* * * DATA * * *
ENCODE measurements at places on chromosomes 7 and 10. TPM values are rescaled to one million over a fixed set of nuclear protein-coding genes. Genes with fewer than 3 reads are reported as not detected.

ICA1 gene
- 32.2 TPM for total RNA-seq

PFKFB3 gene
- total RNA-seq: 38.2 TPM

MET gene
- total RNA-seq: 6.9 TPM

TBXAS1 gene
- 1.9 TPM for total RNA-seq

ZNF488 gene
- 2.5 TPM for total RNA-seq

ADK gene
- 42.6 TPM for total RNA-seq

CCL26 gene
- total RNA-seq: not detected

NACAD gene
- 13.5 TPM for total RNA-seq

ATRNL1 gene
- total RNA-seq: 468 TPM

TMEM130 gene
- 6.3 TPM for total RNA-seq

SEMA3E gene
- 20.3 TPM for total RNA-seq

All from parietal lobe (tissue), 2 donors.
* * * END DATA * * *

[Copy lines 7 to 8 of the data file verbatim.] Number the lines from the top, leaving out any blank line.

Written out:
- total RNA-seq: 6.9 TPM

TBXAS1 gene